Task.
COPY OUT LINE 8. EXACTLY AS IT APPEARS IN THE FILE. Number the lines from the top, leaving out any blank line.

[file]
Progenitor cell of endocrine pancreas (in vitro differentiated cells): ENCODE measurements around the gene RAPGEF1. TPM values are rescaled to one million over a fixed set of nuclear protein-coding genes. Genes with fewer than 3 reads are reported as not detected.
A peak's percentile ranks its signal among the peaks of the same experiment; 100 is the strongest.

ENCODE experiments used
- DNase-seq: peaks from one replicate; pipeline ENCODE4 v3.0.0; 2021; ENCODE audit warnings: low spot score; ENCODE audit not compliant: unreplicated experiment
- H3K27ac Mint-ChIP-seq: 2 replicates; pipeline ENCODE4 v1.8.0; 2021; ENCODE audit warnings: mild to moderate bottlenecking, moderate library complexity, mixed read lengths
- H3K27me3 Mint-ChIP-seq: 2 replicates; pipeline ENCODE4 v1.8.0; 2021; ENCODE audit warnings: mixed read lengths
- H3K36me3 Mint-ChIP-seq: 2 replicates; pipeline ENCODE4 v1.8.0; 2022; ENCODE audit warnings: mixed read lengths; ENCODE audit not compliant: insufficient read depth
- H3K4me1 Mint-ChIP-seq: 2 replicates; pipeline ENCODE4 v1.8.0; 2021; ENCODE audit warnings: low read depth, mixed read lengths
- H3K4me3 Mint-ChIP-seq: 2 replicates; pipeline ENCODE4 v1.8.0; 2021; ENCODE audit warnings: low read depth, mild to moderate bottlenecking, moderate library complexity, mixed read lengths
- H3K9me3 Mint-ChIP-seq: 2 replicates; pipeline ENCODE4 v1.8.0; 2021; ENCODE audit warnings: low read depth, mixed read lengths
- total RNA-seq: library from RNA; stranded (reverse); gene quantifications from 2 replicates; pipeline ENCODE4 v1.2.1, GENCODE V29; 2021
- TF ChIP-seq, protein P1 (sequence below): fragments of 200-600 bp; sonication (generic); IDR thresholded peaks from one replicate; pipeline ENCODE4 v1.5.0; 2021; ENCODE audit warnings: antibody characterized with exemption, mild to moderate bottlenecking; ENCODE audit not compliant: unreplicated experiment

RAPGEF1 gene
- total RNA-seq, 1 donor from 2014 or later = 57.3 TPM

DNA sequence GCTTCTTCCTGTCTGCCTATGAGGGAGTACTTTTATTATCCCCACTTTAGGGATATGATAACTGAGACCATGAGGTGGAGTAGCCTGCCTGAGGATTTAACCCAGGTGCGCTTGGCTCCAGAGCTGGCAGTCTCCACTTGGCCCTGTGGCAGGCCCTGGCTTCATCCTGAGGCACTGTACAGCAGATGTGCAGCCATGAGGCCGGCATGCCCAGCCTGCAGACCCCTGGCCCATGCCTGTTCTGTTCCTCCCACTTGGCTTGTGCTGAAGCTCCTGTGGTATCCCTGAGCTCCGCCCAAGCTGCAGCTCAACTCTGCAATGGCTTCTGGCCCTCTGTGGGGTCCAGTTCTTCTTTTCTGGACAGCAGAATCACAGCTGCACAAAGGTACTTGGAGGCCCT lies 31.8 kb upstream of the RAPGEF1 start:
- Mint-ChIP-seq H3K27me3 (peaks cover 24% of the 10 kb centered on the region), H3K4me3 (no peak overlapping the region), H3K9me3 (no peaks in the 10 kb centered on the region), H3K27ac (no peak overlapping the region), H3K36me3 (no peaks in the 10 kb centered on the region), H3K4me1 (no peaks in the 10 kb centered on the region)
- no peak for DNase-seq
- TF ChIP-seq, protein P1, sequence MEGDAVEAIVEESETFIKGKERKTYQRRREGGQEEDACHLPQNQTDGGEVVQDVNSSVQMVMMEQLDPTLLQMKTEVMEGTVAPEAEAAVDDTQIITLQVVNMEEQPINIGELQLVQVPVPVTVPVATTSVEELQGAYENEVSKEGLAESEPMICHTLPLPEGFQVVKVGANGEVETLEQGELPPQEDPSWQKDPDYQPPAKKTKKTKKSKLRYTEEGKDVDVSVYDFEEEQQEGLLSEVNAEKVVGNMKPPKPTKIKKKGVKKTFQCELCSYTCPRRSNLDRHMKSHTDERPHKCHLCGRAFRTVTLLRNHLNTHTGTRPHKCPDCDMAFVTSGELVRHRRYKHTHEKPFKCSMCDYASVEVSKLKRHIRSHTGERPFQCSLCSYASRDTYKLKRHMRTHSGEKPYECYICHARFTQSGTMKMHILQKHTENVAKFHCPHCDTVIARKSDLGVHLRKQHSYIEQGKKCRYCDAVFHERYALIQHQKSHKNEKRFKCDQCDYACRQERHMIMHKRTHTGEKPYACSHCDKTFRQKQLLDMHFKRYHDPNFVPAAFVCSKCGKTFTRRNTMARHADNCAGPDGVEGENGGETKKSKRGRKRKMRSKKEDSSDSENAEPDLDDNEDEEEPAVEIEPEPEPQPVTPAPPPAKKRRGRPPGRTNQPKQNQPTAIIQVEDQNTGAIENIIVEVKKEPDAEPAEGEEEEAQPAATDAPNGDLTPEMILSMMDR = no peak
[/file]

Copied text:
- H3K4me1 Mint-ChIP-seq: 2 replicates; pipeline ENCODE4 v1.8.0; 2021; ENCODE audit warnings: low read depth, mixed read lengths